Profiling IEC 61850

Author:Christoph Brunner, it4power, Switzerland

This raised a couple of questions: Can we avoid some of the options? What does something that is declared as optional mean? What is the consequence for the vendor that is implementing a product based on IEC 61850? What is the consequence for the end user? If we look into the details of IEC 61850, there is no generic answer to this question.

The answer would be - it depends. It depends, at which element of IEC 61850 we are looking. An optional data object in an IEC 61850 logical node results in other consequences than variations in the usage of elements of the substation configuration language (SCL). In any case, anything that is a kind of an option needs some attention by the end user and should preferably end up somehow in a project specification. This may be a time consuming process requiring a good understanding of the standard.

Where the idea of creating profiles was raised, and what is a profile of a standard? One definition I found on the web (library of congress) says: “A profile specifies the use of a particular standard, or group of standards, to support a particular application, function, community or environment. By "specifying the use" we mean to select options, subsets, and values of parameters, where these choices are left open in the standard.”

The website states further: The two primary reasons for profiles are: "to provide a specification for vendors to build to, so that the resulting products will interoperate, and to provide a specification that a customer may reference for procurement."
The idea of a profile is not new for IEC 61850. The implementation guideline IEC 61850-9-2 LE published by the UCA International UG almost 10 years ago is nothing less than a profile: It selects options and subsets and defines values of parameters for the application protection and power quality measurements.

What kind of IEC 61850 profiles do we need in the future. As already mentioned, this needs to be looked specifically - for communication services and mappings, for the engineering process and for the application modeling:

  • For the communication services, I think this should be straight forward. We may end up with 2 or 3 classes of devices - as this has already been defined by the product standard for switchgear with a digital interface according to IEC 61850 (IEC 62271-3). The classes may be applicable globally as long as we have just one mapping
  • For the engineering process, we may end up with a few options depending on the engineering approach. If a utility wants to do system integration by itself and wants to follow a top-down approach with an initial vendor independent design, the requirements on the SCL may be different than for the projects realized as turn-key approach where the user only needs to be able to modify later the design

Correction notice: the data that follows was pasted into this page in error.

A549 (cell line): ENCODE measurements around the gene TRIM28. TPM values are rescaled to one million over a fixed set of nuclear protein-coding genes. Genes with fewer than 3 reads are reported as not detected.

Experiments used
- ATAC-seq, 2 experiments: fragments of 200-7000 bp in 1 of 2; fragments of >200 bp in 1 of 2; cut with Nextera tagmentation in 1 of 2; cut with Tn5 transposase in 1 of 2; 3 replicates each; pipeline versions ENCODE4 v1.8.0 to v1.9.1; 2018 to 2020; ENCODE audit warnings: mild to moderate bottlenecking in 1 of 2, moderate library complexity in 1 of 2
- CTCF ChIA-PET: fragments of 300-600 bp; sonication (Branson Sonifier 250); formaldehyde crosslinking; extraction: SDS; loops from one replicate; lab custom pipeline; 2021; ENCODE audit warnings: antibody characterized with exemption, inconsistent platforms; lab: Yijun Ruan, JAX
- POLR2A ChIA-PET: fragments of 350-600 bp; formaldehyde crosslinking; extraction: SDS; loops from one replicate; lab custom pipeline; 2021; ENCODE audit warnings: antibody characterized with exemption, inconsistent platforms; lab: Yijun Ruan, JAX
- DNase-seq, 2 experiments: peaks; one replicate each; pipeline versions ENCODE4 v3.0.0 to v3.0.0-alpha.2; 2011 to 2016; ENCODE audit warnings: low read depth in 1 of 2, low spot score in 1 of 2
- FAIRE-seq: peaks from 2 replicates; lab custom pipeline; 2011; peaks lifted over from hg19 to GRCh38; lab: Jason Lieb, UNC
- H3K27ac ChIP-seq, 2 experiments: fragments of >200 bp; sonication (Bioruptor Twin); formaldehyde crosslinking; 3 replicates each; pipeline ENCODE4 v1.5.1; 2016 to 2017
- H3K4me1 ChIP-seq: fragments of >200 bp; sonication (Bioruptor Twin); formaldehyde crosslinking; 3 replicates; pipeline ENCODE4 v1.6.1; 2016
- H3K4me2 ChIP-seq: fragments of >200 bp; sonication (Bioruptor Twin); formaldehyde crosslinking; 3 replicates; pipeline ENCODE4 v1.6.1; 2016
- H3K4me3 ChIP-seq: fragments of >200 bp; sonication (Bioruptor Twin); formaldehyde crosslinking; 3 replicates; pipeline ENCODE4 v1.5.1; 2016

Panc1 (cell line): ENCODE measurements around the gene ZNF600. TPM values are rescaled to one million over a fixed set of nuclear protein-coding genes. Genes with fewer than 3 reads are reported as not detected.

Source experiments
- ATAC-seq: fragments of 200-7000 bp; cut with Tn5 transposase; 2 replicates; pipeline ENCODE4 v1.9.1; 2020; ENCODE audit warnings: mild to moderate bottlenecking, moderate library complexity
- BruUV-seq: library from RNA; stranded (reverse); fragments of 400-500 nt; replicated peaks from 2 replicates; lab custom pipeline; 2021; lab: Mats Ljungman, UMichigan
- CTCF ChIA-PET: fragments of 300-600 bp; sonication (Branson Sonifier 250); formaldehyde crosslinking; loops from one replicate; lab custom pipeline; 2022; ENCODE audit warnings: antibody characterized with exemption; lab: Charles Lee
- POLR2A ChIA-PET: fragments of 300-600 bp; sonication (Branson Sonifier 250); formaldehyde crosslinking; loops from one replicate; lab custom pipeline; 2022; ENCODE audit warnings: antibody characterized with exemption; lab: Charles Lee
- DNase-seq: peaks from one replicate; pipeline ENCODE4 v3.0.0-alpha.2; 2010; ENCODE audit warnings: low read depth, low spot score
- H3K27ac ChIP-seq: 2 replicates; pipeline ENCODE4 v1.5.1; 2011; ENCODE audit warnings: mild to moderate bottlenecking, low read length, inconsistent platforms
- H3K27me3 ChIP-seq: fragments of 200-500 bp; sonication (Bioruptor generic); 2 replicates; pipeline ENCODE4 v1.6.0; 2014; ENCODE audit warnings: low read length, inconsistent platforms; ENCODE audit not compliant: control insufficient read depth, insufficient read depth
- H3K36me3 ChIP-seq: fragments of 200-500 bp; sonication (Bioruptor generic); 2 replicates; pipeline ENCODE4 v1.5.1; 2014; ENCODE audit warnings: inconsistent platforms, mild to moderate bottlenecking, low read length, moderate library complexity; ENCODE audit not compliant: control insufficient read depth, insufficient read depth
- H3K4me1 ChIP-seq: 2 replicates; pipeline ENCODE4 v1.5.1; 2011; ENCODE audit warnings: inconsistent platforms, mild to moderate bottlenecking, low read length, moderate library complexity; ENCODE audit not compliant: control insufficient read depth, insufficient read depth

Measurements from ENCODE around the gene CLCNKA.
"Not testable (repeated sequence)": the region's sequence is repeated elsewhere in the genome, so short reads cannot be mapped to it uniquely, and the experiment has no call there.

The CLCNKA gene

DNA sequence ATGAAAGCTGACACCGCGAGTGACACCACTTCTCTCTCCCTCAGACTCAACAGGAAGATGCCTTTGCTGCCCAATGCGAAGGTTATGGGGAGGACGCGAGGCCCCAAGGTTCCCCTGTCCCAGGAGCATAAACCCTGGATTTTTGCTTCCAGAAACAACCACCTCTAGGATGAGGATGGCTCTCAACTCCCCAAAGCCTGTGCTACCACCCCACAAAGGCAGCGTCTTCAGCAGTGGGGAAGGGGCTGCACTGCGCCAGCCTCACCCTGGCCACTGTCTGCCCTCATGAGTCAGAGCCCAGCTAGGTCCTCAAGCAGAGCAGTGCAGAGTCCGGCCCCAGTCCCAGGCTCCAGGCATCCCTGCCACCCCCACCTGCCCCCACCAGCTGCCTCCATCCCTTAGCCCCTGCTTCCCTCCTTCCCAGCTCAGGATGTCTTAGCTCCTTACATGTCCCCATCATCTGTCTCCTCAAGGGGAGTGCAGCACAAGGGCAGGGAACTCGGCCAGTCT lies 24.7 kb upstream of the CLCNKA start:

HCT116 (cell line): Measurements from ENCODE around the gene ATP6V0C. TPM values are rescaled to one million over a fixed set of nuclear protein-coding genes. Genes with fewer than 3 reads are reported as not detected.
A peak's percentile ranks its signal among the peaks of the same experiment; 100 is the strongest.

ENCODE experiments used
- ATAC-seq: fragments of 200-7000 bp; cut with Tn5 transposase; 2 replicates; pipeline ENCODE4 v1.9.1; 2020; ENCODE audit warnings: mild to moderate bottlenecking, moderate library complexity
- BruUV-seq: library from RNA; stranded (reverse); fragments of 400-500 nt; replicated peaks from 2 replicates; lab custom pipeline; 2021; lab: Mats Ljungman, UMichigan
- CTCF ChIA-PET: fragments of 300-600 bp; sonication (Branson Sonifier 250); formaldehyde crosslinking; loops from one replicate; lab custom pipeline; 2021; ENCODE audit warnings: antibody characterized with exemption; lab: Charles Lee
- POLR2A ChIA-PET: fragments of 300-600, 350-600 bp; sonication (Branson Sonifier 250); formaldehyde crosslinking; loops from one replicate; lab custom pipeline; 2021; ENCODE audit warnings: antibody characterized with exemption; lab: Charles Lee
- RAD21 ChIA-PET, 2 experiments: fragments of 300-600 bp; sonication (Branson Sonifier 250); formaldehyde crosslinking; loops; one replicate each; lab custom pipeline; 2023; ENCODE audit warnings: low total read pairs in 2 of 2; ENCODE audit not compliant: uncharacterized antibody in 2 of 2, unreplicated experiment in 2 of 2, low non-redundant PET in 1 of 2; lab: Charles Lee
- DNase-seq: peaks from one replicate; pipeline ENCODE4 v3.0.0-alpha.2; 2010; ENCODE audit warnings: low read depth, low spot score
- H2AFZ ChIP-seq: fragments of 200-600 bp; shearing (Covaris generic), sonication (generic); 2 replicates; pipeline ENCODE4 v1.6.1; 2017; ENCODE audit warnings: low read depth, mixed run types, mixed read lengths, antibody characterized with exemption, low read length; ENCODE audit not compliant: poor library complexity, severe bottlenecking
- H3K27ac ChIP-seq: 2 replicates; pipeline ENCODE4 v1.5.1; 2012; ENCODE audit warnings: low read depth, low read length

The most interesting aspect of profiling is in application modeling. 
From the standardization community, it has been proposed to develop Basic Application Profiles. These profiles would define for a certain application (e.g. Breaker Failure Protection) the usage of the various logical nodes and data objects, the interactions between the elements of a potentially distributed function as well as the communication services used.

ENTSO-E is currently working on preparing a common profile for IEC 61850 addressing all of the aspects, but with a focus on the application modeling. They define functions, sub functions and the signals associated with these functions - both input and output. They start from their existing applications - independent from IEC 61850, and will map everything on IEC 61850 - to identify gaps in the standard and to help defining the profiles.

What is already clear is, that not all functions are similar. Many are straight forward - a protection function has well defined inputs and expected outputs. For other functions - typically everything related to scheme logic – it is less easy to define all the inputs; they may vary in number e.g. depending on the number of bays a substation has. Still, it may be possible to standardize them with some variants to be selected. But for freely configurable functions like interlocking, the whole selection of inputs depends on the concrete interlocking rule and can only be defined with a real project.

If we manage to define some good profiles for IEC 61850, this will help the acceptance of IEC 61850.  At the end, both vendors and users will benefit: the vendors will have a clear specification for their products that enables interoperability, and the users can simply refer to a particular profile that fulfills their needs.
The efforts currently taken by the ENTSO-E help to move a step forward. 


Christoph Brunner is the President of his own independent consulting company it4power LLC based in Switzerland. He has over 25 years of experience with knowledge across several areas within the Utility Industry and of technologies from the Automation Industry. He has worked as a project manager at ABB Switzerland Ltd in the area of Power Technology Products in Zurich / Switzerland where he was responsible for the process close communication architecture of the automation system. He is Convener of WG 10 of the IEC TC57 and is a member of WG 17, 18 and 19 of IEC TC57. He is senior member of IEEE-PES and IEEE-SA. He is an IEEE Fellow and he is active in several working groups of the IEEE-PSRC and a member of the PSRC main committee and the subcommittee H. He is international advisor to the board of the UCA international users group. 

Relion advanced protection & control.
BeijingSifang June 2016